There are several properties of trustworthy spaces that are important to their correct functioning:
By definition, a trustworthy space is decentralized because the agents are independent. They may be owned, built, and operated by different entities and their interactions cross those boundaries.
A trustworthy space is populated by independent agents. Their interactions with one another will be primarily event-driven. Event-based systems are more loosely coupled than other interaction methodologies. Events create a networked pattern of interaction with decentralized decision making. Because new players can enter the event system without others having to give permission, be reconfigured, or be reprogrammed, event-based systems grow organically.
Trustworthy spaces are robust. That is they don't break under stress. Rather than trying to prevent failure, systems of independent agents have to accept failure and be resilient.
In designed systems we rely on techniques such as transactions to ensure that the system remains in a consistent state. Decentralized systems rely on retries, compensating actions, or just plain giving up when something doesn't work as it should. We have some experience with this in distributed systems that are eventually consistent, but that's just a start at what the IoT needs.
Inconsistencies will happen. Self-healing is the process of recognizing inconsistent states and taking action to remediate the problem. Internal monitoring by the system of anything that might be wrong and then taking corrective action has to be automatic.
More than robustness, antifragility is the property systems exhibit when they don't just cope with anomalies, but instead thrive in their presence. Organic systems exhibit antifragility; they get better when faced with random events.
IoT devices will operate in environments that are replete with anomalies. Most anomalies are not bad or even errors. They're simply unexpected. Antifragility takes robustness to the next level by not merely tolerating anomalous activity, but using it to adapt and improve.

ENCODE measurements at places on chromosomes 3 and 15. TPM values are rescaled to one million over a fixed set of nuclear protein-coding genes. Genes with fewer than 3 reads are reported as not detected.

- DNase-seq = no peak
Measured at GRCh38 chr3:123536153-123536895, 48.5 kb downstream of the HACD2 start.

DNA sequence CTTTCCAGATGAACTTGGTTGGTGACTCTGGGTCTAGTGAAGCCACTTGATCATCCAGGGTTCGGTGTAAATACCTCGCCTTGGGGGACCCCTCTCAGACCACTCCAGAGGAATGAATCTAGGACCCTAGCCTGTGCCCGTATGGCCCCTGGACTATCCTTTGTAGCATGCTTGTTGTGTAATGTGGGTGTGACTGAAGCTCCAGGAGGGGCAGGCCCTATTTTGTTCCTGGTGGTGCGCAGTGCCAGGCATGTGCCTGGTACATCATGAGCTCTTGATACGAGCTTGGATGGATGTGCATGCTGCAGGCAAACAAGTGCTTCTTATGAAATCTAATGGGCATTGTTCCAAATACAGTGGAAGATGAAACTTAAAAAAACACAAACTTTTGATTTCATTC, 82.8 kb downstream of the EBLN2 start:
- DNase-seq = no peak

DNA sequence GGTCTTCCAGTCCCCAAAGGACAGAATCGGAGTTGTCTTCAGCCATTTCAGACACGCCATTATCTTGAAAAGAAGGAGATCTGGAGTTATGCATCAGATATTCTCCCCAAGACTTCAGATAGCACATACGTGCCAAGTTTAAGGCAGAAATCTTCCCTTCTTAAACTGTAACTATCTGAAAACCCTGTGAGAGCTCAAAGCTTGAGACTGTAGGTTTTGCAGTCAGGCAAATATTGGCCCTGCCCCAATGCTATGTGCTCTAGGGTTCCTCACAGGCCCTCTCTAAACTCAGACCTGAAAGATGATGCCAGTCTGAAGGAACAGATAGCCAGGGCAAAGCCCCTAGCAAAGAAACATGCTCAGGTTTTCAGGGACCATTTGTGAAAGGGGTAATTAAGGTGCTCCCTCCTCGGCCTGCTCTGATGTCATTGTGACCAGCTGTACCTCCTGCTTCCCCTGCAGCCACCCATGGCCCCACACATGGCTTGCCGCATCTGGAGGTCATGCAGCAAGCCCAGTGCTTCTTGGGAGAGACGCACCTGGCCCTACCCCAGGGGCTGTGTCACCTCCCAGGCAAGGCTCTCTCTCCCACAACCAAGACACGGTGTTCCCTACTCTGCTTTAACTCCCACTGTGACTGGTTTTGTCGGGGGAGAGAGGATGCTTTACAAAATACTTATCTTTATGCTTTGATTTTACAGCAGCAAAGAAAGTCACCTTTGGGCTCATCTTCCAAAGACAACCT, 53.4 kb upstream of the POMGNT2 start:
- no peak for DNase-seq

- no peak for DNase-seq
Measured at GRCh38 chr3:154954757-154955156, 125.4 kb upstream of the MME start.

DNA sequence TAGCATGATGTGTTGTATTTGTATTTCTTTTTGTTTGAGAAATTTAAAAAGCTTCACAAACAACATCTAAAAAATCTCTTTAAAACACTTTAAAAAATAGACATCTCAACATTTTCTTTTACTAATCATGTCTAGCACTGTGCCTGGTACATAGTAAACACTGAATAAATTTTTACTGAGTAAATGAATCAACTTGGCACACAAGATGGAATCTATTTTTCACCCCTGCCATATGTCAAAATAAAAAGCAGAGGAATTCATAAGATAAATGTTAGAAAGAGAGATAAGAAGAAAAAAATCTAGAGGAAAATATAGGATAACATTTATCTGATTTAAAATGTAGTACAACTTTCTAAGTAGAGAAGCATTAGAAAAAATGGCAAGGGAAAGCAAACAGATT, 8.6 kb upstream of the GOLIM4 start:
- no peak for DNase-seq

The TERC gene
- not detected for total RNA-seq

I don't believe we know a lot about building systems that exhibit antifragility, but I believe that we'll need to develop these techniques for a world with trillions of connected things.
Trust building will be an important factor in trustworthy spaces. Each agent must learn what other agents to trust and to what level. These calculations will be constantly adjusted. Trust, reputation, and reciprocity (interaction) are linked in some very interesting ways. Consider the following diagram from a paper by Mui et al entitled A Computational Model of Trust and Reputation:
We define reputation as the perception about an entity's intentions and norms that it creates through past actions. Trust is a subjective expectation an entity has about another's future behavior based on the history of their encounters. Reciprocity is a mutual exchange of deeds (such as favor or revenge). Social benefit or harm derives from this mutual exchange.
If you want to build a system where entities can trust one another, it must support the creation of reputations since reputation is the foundation of trust. Reputation is based on several factors:
- Provenance—the history of the agent, including a "chain of custody" that says where it's been and what it's done in the past, along with attributes of the agent, verified and unverified.
- Reciprocity—the history of the agent's interaction with other agents. A given agent knows about it's interactions and the outcomes. To the extent they are visible, interactions between other agents can also be used.
Reputation is not static and it might not be a single value. Moreover, reputation is not a global value, but a local one. Every agent continually calculates and evaluates the reputation of every other agent. Transparency is necessary for the creation of reputation.
A Platform for Exploring Social Things
A few weeks ago I wrote about persistent compute objects, or picos. In the introduction to that piece, I write:
Persistent Compute Objects, or picos, are tools for modeling the Internet of Things. A pico represents an entity—something that has a unique identity and a long-lived existence. Picos can represent people, places, things, organizations, and even ideas.
The motivation for picos is to design infrastructure to support the Internet of Things that is decentralized, heterarchical, and interoperable. These three characteristics are essential to a workable solution and are sadly lacking in our current implementations.
Without these three characteristics, it's impossible to build an Internet of Things that respects people's privacy and independence.
Picos are a perfect platform for exploring social products. They come with all the necessary infrastructure built in. Their programmability makes them flexible enough and powerful enough to demonstrate how social products can interact through reputation to create trustworthy spaces.
Benefits of Social Things
Social things, interacting with each other in trustworthy spaces offer significant advantages over static networks of devices:
- Less configuration and set up time since things discover each other and set up mutual interactions on their own.
- More freedom for people to buy devices from different manufactures and have them work together.
- Better overall protection from anomalies, perhaps even systems of devices that thrive in their presence.
Social things are a way of building a true Internet of Things instead of CompuServe of Things.
My thoughts on this topic were influenced by a CyDentity workshop I attended last week put on by the Department of Homeland Security at Rutgers University. In particular, some of the terminology, such as "provenance" and "trustworthy spaces," were things I heard there that gelled with some of my thinking on reputation and social things.